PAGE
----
$400B price tag for California single-payer bill
Sacramento, Calif. — A California bill that would eliminate health insurance companies and provide government-funded health coverage for everyone in the state would cost $400 billion and require significant tax increases, legislative analysts said Monday.
Much of the cost would be offset by existing state, federal and private spending on health coverage, the analysis found, but total health care costs would increase by an estimated $50 billion to $100 billion a year.
That’s a massive sum in a state where the entire general fund budget is $125 billion.
Sen. Ricardo Lara, D-Bell Gardens, said he’ll propose a mechanism for raising the necessary tax revenue soon. The California Nurses Association, which is the driving force behind the bill, has commissioned a study to look at options.
The concept known as single-payer has energized liberals who are pushing Democratic lawmakers to approve the measure. The nursing union and other backers say eliminating insurance company profits and administrative costs would allow for more spending on patient care.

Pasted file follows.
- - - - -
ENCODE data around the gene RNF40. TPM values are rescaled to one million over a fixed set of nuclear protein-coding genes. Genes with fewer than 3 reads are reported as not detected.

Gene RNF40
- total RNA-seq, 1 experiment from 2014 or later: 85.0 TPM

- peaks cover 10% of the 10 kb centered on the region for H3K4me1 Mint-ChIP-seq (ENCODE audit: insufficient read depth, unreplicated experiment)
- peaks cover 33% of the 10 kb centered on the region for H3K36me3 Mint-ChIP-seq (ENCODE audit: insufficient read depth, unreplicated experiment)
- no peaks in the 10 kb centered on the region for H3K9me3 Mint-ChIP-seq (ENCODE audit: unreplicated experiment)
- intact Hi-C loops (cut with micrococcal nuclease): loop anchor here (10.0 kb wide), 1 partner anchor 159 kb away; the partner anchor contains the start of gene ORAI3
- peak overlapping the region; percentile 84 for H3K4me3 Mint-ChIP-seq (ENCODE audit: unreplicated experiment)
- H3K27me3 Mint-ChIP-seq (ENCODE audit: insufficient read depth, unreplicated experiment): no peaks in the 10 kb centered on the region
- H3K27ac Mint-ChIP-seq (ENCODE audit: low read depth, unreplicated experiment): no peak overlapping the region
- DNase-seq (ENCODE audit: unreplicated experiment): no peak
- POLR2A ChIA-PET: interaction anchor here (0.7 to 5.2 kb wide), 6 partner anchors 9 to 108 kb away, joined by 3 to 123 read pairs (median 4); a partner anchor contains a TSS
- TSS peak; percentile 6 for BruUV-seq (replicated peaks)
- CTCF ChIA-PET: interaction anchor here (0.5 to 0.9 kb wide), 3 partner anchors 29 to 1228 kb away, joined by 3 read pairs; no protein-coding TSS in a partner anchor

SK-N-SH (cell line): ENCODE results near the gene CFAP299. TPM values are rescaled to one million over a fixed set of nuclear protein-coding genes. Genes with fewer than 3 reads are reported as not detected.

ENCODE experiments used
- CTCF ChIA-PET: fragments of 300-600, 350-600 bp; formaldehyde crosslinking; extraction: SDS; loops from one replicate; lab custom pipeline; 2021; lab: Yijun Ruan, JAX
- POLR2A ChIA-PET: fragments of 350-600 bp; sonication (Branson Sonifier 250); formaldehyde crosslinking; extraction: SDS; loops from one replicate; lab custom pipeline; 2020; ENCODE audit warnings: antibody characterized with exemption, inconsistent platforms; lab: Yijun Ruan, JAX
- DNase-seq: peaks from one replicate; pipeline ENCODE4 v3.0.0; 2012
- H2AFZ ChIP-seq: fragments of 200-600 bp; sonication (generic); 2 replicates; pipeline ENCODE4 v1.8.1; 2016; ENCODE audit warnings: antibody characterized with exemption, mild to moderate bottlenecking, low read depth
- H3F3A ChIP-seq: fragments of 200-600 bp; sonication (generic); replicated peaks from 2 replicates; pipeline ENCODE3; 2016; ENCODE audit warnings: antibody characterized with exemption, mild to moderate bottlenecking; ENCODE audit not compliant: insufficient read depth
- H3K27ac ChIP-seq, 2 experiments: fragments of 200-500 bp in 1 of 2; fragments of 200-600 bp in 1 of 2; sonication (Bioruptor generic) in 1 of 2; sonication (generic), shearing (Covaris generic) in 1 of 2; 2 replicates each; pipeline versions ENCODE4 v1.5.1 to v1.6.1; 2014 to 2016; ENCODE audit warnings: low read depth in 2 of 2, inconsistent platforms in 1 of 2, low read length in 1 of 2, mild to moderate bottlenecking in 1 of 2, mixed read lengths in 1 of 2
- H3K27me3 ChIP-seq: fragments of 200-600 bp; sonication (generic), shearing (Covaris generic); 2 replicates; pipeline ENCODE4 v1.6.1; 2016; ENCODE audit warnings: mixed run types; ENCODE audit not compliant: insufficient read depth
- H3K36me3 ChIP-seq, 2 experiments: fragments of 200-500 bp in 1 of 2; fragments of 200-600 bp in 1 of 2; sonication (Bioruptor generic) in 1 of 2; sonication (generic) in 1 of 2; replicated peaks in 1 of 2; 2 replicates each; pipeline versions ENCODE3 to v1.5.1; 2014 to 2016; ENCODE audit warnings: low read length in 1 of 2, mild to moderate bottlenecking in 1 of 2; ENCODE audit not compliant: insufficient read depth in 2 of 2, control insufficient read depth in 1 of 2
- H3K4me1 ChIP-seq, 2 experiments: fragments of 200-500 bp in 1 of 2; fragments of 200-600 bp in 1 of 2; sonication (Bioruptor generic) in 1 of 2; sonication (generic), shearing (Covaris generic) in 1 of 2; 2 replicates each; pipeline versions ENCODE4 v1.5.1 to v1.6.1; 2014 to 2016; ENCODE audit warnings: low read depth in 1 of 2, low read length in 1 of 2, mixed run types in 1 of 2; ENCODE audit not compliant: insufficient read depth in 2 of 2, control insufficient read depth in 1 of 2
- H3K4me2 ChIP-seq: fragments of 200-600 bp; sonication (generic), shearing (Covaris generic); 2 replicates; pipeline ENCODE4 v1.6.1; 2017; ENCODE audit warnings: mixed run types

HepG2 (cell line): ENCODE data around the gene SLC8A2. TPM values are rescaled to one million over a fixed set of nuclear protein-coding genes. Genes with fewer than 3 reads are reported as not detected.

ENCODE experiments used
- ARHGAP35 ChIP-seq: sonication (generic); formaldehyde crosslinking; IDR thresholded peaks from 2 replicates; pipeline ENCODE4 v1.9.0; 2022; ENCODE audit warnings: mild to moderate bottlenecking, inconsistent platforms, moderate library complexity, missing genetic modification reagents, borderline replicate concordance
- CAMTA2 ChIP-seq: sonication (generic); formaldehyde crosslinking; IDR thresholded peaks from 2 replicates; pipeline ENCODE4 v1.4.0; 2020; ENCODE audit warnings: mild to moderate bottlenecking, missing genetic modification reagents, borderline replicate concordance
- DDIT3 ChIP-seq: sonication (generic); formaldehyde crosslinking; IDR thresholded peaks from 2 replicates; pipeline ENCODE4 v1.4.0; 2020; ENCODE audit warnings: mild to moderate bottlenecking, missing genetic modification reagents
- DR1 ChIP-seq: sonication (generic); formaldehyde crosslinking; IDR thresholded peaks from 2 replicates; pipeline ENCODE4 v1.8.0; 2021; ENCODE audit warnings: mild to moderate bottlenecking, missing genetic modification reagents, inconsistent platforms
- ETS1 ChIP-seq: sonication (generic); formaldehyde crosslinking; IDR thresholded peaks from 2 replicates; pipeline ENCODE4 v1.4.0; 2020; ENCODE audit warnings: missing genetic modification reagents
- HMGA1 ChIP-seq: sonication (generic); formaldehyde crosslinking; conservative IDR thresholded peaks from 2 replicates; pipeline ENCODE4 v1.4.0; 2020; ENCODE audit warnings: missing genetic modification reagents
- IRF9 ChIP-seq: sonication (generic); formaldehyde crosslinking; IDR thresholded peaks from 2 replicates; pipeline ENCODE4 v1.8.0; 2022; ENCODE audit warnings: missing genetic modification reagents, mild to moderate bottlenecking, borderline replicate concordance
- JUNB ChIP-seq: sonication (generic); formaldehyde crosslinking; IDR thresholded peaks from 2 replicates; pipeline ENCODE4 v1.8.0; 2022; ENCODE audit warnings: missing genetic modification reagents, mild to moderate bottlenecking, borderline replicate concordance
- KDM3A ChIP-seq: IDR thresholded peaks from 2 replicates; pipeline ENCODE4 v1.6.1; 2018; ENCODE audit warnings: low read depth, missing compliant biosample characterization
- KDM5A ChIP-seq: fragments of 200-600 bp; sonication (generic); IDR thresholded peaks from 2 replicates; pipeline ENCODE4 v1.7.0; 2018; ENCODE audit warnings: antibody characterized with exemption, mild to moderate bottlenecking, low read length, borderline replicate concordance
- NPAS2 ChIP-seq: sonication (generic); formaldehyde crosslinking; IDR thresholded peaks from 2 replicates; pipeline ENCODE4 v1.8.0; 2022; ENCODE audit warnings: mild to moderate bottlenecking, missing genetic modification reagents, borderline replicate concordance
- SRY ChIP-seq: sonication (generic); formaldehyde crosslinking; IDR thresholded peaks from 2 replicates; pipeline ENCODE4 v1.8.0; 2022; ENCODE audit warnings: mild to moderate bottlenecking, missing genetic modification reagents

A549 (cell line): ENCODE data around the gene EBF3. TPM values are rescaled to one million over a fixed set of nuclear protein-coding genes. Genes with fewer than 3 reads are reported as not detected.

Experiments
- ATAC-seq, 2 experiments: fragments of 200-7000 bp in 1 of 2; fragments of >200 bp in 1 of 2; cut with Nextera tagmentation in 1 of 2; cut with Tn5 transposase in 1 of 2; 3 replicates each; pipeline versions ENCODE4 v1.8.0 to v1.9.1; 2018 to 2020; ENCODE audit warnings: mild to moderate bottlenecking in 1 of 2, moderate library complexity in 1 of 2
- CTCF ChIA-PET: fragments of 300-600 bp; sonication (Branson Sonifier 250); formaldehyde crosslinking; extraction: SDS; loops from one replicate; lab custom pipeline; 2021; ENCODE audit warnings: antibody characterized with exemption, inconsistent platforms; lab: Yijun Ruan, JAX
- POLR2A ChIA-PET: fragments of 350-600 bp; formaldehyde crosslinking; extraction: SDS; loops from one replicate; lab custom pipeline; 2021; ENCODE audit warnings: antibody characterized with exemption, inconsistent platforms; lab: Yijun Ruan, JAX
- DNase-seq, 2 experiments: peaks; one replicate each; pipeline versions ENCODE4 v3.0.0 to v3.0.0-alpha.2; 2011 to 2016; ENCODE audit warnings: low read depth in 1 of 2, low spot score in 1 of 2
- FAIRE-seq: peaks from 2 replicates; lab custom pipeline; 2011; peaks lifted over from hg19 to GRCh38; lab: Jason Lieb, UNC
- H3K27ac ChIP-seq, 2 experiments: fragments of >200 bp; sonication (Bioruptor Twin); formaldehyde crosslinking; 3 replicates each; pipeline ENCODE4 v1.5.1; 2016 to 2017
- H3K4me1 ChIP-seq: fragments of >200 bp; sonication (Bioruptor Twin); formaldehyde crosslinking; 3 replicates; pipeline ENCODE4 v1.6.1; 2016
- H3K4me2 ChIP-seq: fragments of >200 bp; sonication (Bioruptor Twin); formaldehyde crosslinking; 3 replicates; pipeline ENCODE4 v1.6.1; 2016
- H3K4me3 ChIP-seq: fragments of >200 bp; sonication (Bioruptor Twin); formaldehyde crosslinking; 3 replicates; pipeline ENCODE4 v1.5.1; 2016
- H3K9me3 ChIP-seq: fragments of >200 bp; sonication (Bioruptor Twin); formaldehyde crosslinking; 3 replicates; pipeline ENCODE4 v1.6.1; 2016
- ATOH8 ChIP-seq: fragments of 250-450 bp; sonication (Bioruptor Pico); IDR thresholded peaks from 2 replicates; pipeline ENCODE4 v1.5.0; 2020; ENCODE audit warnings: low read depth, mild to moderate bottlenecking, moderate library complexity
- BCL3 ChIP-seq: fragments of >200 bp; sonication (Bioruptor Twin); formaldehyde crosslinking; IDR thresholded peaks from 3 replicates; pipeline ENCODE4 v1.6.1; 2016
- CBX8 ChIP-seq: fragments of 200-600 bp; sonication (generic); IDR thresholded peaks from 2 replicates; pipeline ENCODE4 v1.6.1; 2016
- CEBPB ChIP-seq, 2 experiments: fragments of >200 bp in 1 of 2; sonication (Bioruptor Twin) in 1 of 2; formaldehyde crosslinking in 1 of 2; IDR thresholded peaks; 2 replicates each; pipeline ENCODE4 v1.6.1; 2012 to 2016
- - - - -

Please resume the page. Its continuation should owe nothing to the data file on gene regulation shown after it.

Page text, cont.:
Employers, business groups and health plans warned that the tax increases would crush businesses and make it harder for them to expand their workforce in California.
“The impact on employers I think is going to be absolutely astounding,” Sen. Jim Nielsen, R-Gerber, said in a Senate Appropriations Committee hearing on the bill Monday. “How can you possibly say this is going to be fiscally prudent for the state of California, not a burden for the state?”
SB562 would guarantee health coverage with no out-of-pocket costs for all California residents, including people living in the country illegally. The state would contract with hospitals, doctors and other health care providers and pay the bills for all residents similar to the way the federal government covers seniors through Medicare.
The measure envisions using all public money spent on health care — from Medicare, Medicaid, federal public health funds and “Obamacare” subsidies. That’s enough to cover about half of the $400 billion cost, according to the legislative analysis.
The rest would come from higher taxes on businesses, residents or both. It would take a 15 percent payroll tax to raise enough money, the analysis said.
Two-thirds of the Assembly and Senate must approve the tax increases required to fund it. If it were to clear the Legislature and be signed by Democratic Gov. Jerry Brown, who has expressed skepticism, it would need cooperation from President Donald Trump’s administration to waive rules about federal Medicare and Medicaid dollars.